The plot was amazingly tightly wound. Most movies are cluttered with extraneous scenes, pointless little bits of time fillers. Those same movies usually also omit elements essential to a good movie. But in Memento, every moment is essential to the plot. Nothing is expendable. Nothing is extraneous.

I have been reading and enjoying Ayn Rand’s Romantic Manifesto these past few days. So towards the end of the movie, I began wondering if the movie was entirely naturalistic. After all, Leonard seems driven by his past, most of which he cannot remember or comprehend. But the end of the movie proved me gloriously wrong. Leonard’s own conscious and deliberate choice, combined with his virtues, created his future.

I love this quote from Leonard, said in the beginning of the movie: “My wife deserves vengeance. Doesn’t make any difference whether I know about it. Just because there are things I don’t remember doesn’t make my actions meaningless. The world doesn’t disappear when you close your eyes, does it?” That statement has a rather different meaning at the end, no?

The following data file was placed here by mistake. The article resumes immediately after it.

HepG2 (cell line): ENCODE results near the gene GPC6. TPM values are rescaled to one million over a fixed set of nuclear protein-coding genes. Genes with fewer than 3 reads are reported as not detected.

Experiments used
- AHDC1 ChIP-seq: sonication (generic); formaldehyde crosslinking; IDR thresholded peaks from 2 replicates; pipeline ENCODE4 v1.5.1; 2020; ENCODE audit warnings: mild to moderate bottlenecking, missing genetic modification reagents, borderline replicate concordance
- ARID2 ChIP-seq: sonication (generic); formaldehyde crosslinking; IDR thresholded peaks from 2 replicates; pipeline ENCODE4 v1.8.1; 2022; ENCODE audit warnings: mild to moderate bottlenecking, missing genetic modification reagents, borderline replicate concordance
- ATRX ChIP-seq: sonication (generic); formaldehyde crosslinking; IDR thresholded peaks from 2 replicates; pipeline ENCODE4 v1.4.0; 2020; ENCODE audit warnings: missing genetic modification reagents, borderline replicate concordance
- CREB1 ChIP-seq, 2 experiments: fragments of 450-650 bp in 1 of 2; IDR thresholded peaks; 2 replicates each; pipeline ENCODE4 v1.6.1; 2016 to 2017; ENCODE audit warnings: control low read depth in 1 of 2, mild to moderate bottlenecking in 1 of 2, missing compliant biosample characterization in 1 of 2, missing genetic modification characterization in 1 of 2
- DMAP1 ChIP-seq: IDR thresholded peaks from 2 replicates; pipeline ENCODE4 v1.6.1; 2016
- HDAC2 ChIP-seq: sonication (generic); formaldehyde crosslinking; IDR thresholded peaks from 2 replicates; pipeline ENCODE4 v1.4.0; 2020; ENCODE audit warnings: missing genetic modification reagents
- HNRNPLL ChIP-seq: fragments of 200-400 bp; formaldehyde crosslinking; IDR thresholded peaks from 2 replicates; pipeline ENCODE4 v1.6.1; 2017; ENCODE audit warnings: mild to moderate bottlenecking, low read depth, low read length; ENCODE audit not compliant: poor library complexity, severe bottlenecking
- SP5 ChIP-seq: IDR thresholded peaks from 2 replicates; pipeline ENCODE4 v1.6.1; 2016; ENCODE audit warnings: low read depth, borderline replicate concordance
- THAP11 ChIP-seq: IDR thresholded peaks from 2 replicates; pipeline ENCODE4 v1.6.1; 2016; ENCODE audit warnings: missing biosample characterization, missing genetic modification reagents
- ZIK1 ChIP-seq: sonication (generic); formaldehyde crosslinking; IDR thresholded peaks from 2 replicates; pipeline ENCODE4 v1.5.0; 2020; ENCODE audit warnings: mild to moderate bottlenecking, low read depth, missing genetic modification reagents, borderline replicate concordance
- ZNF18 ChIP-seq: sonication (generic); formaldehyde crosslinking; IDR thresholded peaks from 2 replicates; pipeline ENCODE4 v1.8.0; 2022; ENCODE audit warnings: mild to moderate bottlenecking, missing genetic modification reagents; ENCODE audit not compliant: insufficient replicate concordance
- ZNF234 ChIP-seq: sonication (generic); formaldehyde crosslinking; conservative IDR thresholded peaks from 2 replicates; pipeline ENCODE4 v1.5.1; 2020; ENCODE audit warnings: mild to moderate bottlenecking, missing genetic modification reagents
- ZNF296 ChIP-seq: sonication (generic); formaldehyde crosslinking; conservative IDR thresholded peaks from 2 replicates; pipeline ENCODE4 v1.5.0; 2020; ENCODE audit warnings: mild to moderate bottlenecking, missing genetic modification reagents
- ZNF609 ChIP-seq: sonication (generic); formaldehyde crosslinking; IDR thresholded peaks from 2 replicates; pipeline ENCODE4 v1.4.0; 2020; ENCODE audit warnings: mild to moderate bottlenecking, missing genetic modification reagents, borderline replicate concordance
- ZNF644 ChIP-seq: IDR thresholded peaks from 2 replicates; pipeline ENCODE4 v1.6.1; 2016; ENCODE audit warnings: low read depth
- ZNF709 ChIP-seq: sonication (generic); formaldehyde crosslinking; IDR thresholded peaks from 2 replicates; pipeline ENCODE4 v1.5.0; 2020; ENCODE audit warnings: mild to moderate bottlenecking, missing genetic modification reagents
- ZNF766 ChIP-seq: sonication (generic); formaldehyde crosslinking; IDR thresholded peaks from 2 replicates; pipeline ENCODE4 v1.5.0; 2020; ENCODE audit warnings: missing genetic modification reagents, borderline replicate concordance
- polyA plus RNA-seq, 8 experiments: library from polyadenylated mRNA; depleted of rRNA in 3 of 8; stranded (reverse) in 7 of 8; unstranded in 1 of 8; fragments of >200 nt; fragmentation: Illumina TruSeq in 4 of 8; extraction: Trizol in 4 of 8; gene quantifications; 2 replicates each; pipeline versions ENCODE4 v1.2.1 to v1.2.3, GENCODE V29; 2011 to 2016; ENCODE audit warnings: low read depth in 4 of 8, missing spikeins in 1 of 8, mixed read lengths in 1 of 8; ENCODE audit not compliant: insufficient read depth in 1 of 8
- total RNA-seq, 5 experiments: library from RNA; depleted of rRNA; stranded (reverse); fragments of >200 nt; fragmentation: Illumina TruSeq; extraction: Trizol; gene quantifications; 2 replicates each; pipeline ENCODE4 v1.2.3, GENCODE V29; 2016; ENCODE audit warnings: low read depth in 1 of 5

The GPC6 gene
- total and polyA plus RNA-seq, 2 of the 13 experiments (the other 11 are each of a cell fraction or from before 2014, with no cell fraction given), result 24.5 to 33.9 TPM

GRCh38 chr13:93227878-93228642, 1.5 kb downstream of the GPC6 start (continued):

Here’s a final funny thought: In the first five minutes of the movie, I thought to myself, “Man, this guy needs a blog!”

The Wicked Witch is Dead

Jun 222002

Ann Landers is dead. I can’t say I’m sorry. I’ve read her column intermittently over the years and regularly since my return to philosophy last summer. (Reading such advice columns and listening to Dr. Laura helps me get a sense for the sorts of moral dilemmas that ordinary people struggle with everyday.)